Helsinki's energy company says they needed to take delivery of the coal from Russia because it was already agreed in a contract - despite earlier pledges to the contrary.
Protesters in Helsinki climbed onto cranes on a cargo ship in an effort to stop it unloading coal from Russia on Tuesday morning.
Ten activists from Greenpeace Suomi scaled perimeter fences at the Salmisaari port in the Finnish capital and attached themselves to cranes on the Maltese-registered Transbaltic, which sailed from the Russian port of Luga on Monday night.
"The ship has four cranes they use for unloading and we managed to climb on three of them so basically it stopped most of the unloading," says Matti Liimatainen from Greenpeace Suomi.
The coal is being delivered to Helsinki's city-owned power company Helen, which had announced in March it would stop importing coal from Russia to use at its power station in Helsinki -- but now says that it's honouring contracts already in place, with this unlikely to be the final shipment.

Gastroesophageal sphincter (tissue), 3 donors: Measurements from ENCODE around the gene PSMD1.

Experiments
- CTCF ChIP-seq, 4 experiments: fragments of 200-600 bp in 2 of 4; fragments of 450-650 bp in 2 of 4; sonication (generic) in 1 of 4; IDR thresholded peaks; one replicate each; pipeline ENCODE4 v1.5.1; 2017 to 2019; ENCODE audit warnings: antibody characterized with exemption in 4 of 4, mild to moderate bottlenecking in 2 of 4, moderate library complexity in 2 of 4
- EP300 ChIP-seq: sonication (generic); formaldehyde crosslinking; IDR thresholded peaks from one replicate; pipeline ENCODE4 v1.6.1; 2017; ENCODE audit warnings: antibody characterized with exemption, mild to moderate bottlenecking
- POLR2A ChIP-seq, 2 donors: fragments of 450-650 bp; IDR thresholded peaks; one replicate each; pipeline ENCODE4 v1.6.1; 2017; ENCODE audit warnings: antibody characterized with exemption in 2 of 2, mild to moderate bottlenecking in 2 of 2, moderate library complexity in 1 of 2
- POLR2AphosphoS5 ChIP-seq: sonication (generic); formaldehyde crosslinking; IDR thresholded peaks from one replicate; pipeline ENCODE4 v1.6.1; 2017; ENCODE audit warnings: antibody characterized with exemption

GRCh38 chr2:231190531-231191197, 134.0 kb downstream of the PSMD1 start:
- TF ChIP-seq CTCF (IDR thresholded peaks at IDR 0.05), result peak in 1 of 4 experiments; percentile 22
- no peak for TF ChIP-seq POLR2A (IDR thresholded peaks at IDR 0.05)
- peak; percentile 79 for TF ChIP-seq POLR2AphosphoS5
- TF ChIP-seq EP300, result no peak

"We will be responsible for our contractual obligations with Russian coal suppliers until the end of the contracts. Upon expiration of the agreements, the procurement of coal from Russia will end," the company said in a statement.
"The problem I have is that one month ago Helen sent out a press release saying from now on they won't be procuring coal from Russia anymore because of the situation in Ukraine," Greenpeace Suomi's Matti Liimatainen explains.
"Somehow I think this is quite a typically Finnish thing, we are so bureaucratic and so bloody honest if we have an agreement we should fulfil it. Even if Russia is a country which doesn't fulfil human rights agreements," he tells Euronews.
The protesters were removed from the cranes by firefighters, and dock workers were able to continue unloading the Transbaltic's cargo of coal.
Helsinki Police say they detained nine people at the dock.